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Blood tests that detect Alzheimer's disease are on the horizon

Coverage of aging is supported in part by AARP Arizona

What if you knew you had Alzheimer’s disease before you had any symptoms? Blood tests that can detect amyloid plaque and tau, the proteins involved in dementia, will soon be available. 

Right now, the only way to diagnose Alzheimer’s is with a PET scan, a lumbar puncture or after death. Blood tests could change that. 

"And now we're at the point that we have these blood tests that are highly accurate to identify the building up of the proteins that are the hallmarks of Alzheimer's disease," said Dr. Dani Cabral, an assistant professor of neurology and psychiatry at the University of Arizona. 

Those proteins are amyloid and tau.

"So that is what Shelley was found to have was, was building up, and so on the trajectory to potentially develop Alzheimer's symptoms and memory loss," Cabral said.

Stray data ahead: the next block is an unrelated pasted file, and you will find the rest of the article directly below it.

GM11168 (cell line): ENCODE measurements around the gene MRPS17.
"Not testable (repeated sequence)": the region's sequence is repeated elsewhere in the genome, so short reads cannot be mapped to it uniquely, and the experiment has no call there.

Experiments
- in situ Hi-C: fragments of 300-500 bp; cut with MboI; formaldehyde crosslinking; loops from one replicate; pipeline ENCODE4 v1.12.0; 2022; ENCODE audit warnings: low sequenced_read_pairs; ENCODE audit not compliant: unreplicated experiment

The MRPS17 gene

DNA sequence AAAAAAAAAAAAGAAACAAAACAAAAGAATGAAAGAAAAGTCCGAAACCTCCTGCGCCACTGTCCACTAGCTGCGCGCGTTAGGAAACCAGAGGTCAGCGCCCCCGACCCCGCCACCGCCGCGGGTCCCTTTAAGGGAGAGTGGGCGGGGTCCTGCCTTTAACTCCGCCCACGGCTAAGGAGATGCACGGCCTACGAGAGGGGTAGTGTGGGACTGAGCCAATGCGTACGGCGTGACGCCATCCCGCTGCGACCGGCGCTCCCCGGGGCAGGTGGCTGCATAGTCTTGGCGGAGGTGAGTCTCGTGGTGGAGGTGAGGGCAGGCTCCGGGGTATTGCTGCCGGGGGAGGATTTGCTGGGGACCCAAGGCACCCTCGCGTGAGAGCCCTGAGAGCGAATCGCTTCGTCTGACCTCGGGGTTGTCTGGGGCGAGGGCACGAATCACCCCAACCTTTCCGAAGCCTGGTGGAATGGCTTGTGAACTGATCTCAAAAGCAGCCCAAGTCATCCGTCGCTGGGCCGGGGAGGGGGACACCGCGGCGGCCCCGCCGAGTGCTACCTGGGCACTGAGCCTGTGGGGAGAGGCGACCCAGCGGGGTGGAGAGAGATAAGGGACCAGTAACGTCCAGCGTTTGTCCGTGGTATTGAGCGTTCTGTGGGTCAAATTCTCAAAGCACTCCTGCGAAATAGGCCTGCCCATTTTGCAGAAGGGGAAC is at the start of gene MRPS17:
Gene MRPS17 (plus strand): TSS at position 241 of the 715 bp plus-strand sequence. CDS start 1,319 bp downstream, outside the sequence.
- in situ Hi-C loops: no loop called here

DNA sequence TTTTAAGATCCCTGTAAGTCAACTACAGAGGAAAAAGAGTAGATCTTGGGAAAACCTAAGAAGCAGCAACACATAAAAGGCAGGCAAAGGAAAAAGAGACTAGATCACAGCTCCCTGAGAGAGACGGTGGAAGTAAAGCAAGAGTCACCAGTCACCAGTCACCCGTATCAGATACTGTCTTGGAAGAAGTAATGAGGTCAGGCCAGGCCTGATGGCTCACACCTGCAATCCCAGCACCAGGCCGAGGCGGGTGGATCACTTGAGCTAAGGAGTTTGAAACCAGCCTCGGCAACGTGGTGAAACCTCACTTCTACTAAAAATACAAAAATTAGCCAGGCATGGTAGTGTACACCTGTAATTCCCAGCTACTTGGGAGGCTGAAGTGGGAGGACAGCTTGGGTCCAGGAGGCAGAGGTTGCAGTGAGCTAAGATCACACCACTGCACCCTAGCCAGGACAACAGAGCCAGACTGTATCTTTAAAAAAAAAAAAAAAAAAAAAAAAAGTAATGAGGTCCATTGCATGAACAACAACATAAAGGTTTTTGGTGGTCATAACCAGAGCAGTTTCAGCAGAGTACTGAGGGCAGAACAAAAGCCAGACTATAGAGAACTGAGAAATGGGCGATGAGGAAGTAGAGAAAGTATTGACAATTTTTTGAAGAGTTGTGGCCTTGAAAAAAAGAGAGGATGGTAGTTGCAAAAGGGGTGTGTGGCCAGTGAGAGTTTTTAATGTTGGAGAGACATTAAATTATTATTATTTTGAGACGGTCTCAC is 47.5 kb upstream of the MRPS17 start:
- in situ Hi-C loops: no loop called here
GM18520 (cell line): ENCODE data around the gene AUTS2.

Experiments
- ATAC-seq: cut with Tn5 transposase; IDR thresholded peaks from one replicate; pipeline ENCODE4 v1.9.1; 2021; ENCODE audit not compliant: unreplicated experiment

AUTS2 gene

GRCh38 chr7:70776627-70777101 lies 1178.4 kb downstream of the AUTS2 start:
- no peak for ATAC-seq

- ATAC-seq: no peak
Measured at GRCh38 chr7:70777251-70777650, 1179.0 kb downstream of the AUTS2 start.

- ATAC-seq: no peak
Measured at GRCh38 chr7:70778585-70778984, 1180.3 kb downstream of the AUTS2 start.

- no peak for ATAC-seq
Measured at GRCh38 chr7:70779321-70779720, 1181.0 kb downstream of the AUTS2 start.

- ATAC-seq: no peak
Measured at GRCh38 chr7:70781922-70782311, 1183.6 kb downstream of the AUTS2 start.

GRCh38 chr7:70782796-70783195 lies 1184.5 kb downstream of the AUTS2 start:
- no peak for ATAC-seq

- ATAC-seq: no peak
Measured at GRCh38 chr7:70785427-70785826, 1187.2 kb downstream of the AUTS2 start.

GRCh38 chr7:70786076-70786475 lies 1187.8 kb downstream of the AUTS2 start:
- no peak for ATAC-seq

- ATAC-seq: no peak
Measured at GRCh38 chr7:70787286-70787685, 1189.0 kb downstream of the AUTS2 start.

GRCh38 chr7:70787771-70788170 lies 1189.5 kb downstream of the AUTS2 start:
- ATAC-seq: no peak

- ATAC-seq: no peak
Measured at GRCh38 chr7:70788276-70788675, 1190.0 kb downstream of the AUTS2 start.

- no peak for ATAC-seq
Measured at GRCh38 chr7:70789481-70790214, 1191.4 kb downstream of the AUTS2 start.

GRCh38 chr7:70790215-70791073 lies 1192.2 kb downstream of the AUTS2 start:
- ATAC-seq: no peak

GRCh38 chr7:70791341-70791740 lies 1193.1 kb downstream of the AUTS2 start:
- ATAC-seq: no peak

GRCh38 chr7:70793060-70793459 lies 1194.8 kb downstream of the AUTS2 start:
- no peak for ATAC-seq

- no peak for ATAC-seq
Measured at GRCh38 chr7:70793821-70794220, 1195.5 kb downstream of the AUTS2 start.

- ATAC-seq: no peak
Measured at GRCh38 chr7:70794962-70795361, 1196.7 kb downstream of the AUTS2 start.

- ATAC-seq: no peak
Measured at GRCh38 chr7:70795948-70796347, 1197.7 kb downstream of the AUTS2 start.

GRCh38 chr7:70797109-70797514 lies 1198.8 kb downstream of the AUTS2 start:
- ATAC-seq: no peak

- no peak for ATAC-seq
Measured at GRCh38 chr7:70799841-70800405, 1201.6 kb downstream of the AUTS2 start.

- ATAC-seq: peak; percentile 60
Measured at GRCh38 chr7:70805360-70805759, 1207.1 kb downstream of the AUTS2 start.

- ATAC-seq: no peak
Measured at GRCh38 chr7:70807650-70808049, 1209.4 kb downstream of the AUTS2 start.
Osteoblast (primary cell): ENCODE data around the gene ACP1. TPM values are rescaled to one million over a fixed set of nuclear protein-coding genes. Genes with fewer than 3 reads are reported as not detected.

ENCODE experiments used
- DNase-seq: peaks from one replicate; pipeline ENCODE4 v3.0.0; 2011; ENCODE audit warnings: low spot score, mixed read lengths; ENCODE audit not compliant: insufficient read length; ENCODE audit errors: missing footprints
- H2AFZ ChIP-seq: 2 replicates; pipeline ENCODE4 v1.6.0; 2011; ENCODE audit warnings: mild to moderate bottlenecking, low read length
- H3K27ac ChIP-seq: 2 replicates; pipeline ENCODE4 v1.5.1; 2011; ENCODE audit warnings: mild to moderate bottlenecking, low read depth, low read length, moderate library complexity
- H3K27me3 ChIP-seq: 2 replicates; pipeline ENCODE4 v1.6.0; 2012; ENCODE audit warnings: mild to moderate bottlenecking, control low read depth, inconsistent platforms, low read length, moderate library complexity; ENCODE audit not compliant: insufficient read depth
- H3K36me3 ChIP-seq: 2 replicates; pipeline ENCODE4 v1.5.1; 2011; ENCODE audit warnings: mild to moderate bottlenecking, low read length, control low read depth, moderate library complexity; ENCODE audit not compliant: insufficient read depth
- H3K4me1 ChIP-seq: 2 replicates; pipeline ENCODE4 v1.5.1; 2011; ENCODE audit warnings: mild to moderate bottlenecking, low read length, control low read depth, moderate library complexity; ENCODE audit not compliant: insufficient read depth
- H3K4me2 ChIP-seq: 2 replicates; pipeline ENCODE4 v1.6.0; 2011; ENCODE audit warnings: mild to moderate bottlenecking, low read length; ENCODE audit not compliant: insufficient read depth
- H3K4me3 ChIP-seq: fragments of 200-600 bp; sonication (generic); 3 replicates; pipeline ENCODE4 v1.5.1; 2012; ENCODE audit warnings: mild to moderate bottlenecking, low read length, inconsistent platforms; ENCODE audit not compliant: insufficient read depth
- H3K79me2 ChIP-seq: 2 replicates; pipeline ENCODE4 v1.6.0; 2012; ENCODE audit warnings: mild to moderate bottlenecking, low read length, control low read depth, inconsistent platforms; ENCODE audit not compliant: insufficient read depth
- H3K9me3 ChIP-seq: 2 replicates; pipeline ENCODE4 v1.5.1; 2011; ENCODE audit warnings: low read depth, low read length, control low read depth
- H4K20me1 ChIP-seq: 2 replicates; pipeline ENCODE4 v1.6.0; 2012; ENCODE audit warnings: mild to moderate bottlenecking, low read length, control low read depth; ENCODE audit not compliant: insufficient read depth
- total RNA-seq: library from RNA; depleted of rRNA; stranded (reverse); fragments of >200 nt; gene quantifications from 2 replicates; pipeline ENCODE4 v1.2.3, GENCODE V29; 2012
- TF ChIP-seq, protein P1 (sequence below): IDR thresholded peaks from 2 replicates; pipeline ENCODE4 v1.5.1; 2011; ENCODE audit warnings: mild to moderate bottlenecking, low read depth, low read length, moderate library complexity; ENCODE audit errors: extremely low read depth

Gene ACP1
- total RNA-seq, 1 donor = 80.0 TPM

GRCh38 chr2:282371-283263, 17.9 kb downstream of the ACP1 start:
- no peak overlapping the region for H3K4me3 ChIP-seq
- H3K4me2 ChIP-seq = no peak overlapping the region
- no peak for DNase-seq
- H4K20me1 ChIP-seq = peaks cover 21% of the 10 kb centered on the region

Shelley, who asked not to use her last name, is participating in a clinical trial. 

"I do have my status. And in fact, did find out that I do have a couple of genes that are prone to Alzheimer's."

Shelley’s mother had Alzheimer’s disease. So, knowing that she has what Cabral calls “preclinical Alzheimer’s disease” wasn't shocking. 

"Knowing is a little bit empowering. It is scary. You think of things differently with your life every day," Shelley said.

Cabral and others will attend this the Dementia Friendly Summit in Tempe this Saturday to talk more about the potential of blood tests. 

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Senior field correspondent Kathy Ritchie has 20 years of experience reporting and writing stories for national and local media outlets — nearly a decade of it has been spent in public media.